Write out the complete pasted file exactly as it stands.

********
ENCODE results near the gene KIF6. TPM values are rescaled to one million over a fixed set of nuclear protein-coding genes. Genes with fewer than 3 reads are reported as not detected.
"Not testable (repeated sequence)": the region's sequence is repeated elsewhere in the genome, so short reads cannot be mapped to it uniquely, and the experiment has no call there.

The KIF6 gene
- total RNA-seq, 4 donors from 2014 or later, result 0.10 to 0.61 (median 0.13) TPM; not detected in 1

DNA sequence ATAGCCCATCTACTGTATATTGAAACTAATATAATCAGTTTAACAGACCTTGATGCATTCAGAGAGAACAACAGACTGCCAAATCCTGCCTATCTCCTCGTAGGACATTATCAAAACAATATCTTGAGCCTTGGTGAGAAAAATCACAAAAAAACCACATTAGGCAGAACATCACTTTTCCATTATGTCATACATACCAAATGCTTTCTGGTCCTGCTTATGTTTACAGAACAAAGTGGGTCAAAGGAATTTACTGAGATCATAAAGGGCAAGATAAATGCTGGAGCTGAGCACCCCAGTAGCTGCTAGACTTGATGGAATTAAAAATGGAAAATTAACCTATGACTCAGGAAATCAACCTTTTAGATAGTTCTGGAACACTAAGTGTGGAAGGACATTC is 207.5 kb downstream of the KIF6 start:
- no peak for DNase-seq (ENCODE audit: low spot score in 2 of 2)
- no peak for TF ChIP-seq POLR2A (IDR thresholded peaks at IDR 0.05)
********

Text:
ENCODE results near the gene KIF6. TPM values are rescaled to one million over a fixed set of nuclear protein-coding genes. Genes with fewer than 3 reads are reported as not detected.
"Not testable (repeated sequence)": the region's sequence is repeated elsewhere in the genome, so short reads cannot be mapped to it uniquely, and the experiment has no call there.

The KIF6 gene
- total RNA-seq, 4 donors from 2014 or later, result 0.10 to 0.61 (median 0.13) TPM; not detected in 1

DNA sequence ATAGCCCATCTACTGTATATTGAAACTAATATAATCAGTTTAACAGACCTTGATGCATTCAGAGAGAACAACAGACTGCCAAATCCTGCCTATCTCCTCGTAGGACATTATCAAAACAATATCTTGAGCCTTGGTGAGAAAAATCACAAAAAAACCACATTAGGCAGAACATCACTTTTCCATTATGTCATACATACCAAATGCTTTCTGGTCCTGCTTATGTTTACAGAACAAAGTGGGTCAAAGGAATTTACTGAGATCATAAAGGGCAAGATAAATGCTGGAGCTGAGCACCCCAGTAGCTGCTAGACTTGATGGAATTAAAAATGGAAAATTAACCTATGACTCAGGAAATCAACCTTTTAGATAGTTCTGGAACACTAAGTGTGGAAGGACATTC is 207.5 kb downstream of the KIF6 start:
- no peak for DNase-seq (ENCODE audit: low spot score in 2 of 2)
- no peak for TF ChIP-seq POLR2A (IDR thresholded peaks at IDR 0.05)